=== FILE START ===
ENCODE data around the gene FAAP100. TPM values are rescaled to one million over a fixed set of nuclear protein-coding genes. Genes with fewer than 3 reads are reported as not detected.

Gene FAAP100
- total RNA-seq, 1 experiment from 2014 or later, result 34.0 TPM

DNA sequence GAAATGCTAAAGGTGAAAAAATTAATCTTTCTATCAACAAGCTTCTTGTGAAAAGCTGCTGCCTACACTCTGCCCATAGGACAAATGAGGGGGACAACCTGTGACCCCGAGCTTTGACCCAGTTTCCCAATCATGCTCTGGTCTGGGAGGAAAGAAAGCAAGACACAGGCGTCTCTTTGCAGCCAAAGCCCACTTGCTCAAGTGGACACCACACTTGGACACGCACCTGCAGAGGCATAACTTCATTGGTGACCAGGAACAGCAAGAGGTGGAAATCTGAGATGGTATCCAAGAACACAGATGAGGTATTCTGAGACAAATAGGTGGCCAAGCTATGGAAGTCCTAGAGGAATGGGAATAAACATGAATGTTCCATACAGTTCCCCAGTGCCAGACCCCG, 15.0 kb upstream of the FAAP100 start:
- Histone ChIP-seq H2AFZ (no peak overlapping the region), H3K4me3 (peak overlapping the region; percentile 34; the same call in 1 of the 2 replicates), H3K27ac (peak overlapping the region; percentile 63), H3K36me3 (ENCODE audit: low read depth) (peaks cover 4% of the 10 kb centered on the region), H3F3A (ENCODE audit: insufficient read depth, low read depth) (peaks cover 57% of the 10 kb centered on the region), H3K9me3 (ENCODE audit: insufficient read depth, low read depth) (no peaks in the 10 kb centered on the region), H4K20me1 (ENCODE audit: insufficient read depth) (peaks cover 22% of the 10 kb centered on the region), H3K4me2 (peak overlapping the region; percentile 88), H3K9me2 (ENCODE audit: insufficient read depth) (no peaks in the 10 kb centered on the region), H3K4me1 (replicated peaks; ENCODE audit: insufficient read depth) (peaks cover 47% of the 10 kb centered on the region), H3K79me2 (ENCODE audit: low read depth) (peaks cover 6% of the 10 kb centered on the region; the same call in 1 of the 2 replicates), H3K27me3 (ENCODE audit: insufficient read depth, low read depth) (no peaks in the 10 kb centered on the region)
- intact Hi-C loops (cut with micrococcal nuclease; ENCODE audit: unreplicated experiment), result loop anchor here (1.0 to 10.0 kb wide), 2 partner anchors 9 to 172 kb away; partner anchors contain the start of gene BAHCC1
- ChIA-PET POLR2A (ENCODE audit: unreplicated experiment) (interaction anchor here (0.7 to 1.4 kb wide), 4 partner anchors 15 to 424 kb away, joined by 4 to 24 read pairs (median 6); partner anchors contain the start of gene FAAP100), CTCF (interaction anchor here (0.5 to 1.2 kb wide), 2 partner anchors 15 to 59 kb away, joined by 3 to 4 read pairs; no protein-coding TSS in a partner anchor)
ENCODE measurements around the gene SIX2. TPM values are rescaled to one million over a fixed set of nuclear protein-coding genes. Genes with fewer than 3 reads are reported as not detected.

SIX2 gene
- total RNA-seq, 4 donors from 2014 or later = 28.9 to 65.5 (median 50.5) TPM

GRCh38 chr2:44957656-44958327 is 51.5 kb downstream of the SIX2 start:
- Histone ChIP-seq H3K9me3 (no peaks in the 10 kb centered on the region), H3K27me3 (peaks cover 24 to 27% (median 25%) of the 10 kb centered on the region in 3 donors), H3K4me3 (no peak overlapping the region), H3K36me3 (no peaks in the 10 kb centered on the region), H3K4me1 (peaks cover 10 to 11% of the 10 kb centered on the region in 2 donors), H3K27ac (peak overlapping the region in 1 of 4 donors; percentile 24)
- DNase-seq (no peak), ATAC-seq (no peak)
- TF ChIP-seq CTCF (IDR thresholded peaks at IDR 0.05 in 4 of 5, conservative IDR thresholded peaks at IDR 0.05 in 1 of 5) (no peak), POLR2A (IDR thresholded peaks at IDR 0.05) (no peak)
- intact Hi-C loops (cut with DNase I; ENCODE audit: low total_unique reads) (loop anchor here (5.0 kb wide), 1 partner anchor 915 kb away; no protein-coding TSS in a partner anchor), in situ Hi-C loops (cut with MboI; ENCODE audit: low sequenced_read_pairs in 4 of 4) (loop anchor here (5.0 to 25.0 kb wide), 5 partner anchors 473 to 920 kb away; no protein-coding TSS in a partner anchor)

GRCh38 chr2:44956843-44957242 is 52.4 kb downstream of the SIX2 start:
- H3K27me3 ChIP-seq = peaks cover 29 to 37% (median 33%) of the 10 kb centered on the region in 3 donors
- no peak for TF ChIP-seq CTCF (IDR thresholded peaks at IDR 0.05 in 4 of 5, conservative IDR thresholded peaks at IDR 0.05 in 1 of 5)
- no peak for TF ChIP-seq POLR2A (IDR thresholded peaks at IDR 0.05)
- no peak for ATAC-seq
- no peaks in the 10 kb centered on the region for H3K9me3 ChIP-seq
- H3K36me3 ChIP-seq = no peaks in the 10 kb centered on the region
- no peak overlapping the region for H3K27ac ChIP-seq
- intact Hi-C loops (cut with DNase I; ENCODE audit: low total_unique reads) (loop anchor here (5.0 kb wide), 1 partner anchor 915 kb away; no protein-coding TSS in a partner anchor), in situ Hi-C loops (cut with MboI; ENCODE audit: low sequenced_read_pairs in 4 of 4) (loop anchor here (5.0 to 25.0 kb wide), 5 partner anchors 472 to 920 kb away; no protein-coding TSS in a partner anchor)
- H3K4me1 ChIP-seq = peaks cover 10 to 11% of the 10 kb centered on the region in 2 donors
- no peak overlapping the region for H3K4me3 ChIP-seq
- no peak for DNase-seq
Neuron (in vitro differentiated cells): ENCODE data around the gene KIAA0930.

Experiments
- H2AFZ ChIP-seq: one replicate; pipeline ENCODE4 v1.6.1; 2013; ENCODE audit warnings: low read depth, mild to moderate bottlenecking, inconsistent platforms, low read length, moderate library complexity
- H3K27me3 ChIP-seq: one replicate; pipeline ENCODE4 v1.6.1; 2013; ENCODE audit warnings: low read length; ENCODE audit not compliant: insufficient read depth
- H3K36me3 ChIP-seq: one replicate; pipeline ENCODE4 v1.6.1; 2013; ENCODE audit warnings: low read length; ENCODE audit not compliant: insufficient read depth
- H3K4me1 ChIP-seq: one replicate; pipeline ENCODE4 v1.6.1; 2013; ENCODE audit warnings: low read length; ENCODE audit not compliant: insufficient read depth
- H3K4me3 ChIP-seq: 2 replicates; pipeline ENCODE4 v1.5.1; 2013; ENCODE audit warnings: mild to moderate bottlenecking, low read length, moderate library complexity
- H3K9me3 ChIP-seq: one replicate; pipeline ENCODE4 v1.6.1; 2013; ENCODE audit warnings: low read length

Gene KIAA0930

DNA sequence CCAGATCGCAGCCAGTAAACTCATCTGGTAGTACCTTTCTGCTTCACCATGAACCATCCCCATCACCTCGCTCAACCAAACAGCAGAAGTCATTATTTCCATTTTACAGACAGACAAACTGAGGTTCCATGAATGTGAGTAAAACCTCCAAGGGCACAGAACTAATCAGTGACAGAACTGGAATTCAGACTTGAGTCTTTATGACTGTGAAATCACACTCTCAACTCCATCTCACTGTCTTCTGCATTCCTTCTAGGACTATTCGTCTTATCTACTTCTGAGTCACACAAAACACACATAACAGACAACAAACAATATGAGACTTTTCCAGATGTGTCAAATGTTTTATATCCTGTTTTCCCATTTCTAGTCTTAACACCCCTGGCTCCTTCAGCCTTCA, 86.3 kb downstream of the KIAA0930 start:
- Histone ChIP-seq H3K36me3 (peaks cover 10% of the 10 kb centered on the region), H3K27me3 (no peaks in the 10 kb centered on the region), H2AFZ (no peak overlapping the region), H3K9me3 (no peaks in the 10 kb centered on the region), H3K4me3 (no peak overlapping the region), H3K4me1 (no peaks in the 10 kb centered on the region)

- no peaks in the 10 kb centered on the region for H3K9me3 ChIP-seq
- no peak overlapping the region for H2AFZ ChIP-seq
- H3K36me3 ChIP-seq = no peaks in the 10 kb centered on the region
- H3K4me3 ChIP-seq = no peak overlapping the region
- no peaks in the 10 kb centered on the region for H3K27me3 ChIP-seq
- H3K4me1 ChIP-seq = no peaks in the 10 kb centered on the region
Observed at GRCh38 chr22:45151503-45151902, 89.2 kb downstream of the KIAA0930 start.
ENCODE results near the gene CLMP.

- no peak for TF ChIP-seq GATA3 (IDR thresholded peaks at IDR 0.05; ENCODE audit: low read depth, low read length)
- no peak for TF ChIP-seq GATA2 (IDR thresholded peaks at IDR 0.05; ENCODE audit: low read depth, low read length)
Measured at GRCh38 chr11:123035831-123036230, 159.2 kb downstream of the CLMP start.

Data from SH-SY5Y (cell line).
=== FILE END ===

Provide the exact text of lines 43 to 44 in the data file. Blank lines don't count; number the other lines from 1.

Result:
- no peaks in the 10 kb centered on the region for H3K27me3 ChIP-seq
- H3K4me1 ChIP-seq = no peaks in the 10 kb centered on the region